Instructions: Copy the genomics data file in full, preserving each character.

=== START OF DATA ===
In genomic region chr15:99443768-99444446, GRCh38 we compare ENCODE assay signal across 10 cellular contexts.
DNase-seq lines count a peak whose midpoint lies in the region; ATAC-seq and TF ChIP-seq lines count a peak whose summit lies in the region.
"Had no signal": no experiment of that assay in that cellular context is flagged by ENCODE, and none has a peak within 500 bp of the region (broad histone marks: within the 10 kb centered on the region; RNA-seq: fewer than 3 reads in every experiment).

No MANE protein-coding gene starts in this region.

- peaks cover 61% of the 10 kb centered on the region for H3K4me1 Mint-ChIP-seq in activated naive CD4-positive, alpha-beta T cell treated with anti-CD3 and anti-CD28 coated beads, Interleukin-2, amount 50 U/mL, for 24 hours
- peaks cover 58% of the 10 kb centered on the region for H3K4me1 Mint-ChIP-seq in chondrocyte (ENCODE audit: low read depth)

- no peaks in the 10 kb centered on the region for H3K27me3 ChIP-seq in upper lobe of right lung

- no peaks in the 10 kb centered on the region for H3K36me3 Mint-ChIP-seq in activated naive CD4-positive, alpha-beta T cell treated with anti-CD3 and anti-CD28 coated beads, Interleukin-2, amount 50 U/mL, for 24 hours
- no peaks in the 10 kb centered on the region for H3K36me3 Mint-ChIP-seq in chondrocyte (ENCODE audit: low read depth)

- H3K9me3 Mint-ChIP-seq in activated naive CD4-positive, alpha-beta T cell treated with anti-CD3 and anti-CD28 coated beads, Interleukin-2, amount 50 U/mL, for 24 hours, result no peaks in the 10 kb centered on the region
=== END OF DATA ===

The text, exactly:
In genomic region chr15:99443768-99444446, GRCh38 we compare ENCODE assay signal across 10 cellular contexts.
DNase-seq lines count a peak whose midpoint lies in the region; ATAC-seq and TF ChIP-seq lines count a peak whose summit lies in the region.
"Had no signal": no experiment of that assay in that cellular context is flagged by ENCODE, and none has a peak within 500 bp of the region (broad histone marks: within the 10 kb centered on the region; RNA-seq: fewer than 3 reads in every experiment).

No MANE protein-coding gene starts in this region.

- peaks cover 61% of the 10 kb centered on the region for H3K4me1 Mint-ChIP-seq in activated naive CD4-positive, alpha-beta T cell treated with anti-CD3 and anti-CD28 coated beads, Interleukin-2, amount 50 U/mL, for 24 hours
- peaks cover 58% of the 10 kb centered on the region for H3K4me1 Mint-ChIP-seq in chondrocyte (ENCODE audit: low read depth)

- no peaks in the 10 kb centered on the region for H3K27me3 ChIP-seq in upper lobe of right lung

- no peaks in the 10 kb centered on the region for H3K36me3 Mint-ChIP-seq in activated naive CD4-positive, alpha-beta T cell treated with anti-CD3 and anti-CD28 coated beads, Interleukin-2, amount 50 U/mL, for 24 hours
- no peaks in the 10 kb centered on the region for H3K36me3 Mint-ChIP-seq in chondrocyte (ENCODE audit: low read depth)

- H3K9me3 Mint-ChIP-seq in activated naive CD4-positive, alpha-beta T cell treated with anti-CD3 and anti-CD28 coated beads, Interleukin-2, amount 50 U/mL, for 24 hours, result no peaks in the 10 kb centered on the region